Sep 9, 2022
New COVID boosters offer extra protection
Boosters specially targeted to new Omicron variants are available this fall to anyone 12 and up, providing key protection against the COVID virus.
“We’ve seen strong results from boosters in preventing hospitalization and death from COVID over the past several months, and these new boosters are specially formulated to also target the variants that have been most prevalent recently,” said Dr. Ashley Yeats, a family physician and VP of medical operations at Blue Cross Blue Shield of Massachusetts. “They are a great resource to help keep us healthy this fall and winter, historically a time of viral surge. And keep in mind you can get a flu shot while you get your booster as well.”
Why are boosters necessary?
Vaccines can decrease in protection over time, but boosters can help. An initial COVID-19 vaccine dose prompts your body to activate antibodies and T-cells — two key players in the immune response that mobilize and attack when there is an invader like the coronavirus.
Over time, in the face of new variants, that protection wanes.
A booster shot causes antibody-making cells to multiply, once again increasing the number of antibodies against COVID-19, Yeats said.
- Dr. Ashley Yeats
- In June 2022, unvaccinated people ages 5 years and up had 8X higher COVID-19-associated death rates compared to those with at least one booster dose, CDC researchers found.
- Unvaccinated adults ages 18 years and up had 4.6X higher COVID-19-associated hospitalization compared to those with at least one booster dose.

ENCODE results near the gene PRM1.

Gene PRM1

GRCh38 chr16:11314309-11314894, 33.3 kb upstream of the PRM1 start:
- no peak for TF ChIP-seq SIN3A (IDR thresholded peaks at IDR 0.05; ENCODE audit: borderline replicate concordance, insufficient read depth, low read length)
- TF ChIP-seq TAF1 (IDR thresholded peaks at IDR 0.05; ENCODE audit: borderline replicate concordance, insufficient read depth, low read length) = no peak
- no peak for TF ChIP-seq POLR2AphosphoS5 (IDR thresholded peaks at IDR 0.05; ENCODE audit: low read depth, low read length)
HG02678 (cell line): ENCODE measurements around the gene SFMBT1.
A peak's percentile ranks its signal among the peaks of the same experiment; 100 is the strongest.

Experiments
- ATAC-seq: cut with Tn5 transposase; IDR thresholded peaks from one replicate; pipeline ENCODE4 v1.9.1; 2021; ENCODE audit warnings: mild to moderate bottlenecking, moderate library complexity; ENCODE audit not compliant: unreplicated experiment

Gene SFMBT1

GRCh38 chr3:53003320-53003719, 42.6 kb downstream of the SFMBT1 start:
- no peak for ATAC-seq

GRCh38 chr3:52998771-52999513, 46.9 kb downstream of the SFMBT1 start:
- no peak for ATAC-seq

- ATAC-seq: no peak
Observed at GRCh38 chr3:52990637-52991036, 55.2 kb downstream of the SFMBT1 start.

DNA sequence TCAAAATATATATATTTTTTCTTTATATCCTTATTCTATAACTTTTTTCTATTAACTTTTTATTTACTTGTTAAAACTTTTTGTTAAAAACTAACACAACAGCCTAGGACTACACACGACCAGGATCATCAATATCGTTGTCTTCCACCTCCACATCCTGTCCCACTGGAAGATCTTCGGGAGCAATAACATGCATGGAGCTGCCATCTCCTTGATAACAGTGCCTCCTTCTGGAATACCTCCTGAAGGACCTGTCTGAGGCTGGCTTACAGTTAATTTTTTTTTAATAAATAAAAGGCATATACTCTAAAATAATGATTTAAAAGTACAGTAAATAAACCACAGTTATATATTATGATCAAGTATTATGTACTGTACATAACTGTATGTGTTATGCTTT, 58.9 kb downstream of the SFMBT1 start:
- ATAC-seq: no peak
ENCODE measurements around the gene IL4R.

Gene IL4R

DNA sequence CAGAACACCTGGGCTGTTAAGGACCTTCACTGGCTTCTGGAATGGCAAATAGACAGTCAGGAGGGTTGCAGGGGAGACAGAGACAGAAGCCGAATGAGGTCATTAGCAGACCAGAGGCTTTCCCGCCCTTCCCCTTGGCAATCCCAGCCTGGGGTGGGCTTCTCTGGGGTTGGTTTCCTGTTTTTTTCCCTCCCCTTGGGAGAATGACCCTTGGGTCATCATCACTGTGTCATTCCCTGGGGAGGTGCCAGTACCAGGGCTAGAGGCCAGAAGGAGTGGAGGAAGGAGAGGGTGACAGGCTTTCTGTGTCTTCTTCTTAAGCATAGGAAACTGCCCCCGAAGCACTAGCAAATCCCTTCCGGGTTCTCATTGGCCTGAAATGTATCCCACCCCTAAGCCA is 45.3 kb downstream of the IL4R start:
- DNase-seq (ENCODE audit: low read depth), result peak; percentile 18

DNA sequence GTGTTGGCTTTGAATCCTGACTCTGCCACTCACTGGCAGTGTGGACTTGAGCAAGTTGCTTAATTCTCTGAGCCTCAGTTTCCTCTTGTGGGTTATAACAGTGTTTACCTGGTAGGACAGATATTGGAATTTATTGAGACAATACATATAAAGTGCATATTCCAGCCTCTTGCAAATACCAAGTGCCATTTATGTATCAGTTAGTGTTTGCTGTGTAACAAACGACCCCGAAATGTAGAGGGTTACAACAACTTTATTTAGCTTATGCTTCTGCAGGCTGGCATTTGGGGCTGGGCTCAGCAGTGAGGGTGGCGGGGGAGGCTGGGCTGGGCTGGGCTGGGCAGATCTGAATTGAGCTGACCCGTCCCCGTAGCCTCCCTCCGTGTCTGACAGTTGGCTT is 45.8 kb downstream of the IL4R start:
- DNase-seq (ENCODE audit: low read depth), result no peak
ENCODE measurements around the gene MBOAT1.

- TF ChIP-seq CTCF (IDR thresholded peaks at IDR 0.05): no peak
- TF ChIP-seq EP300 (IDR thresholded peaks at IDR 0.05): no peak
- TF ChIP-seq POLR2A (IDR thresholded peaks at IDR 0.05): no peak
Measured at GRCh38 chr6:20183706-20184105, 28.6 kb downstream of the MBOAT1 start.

- And people ages 50 years and older with two booster doses had 14 times lower risk of dying from COVID-19, compared to unvaccinated people, and 3 times lower risk of dying from COVID-19 than people with one booster dose
Vaccine boosters are not new, Yeats notes: They are given yearly for the flu, and periodically for a range of other illnesses including chickenpox, tetanus, diphtheria, mumps, measles, and rubella
What’s different about the new boosters?
The new boosters from Moderna and Pfizer are known as “bivalent” because they contain both the original vaccine recipe and protection against the BA.4 and BA.5 Omicron variants that are currently dominant in the U.S. “The combination helps restore protection that has waned since previous vaccination while also targeting these new variants that are more transmissible and immune-evading,” Yeats said.
Who is eligible to get boosted?
Everyone ages 5 years and older should get COVID-19 primary series doses, plus the most recent booster dose recommended for them, according to the CDC.
Children ages 5 through 11 years (who received Pfizer primary series) are recommended to get 1 Pfizer booster dose (the “original” booster, not the new bivalent dose).
People ages 12 years and older, including those who are moderately or severely immunocompromised, are recommended to get 1 dose of the new booster vaccine at least two months after their last primary series or booster dose.
The updated Pfizer booster vaccine can be given to people 12 years and older. People 18 years and older can get either the updated Pfizer booster vaccine or the updated Moderna booster vaccine. Your booster does not need to be the same vaccine brand as your original COVID-19 vaccination, as long as it is an age-appropriate vaccine.
Use this tool to see when you or your child are eligible.
How can I get a booster shot?
Boosters, like all COVID-19 vaccines, are free and widely available. Nationally, find a site via https://www.vaccines.gov/. In Massachusetts, you can sign up for an appointment in Massachusetts through VaxFinder or by calling 211.
Don’t forget flu season!
“This is also a great time to get the seasonal flu shot,” Yeats said. “You can get boosted and get your flu shot at the same time at many pharmacies and other sites. Both are free, safe, effective and can make sure you stay healthy and able to do the things you love this fall and winter.”
Read more to learn why some of our leaders, caregivers and neighbors decided to get a COVID-19 shot.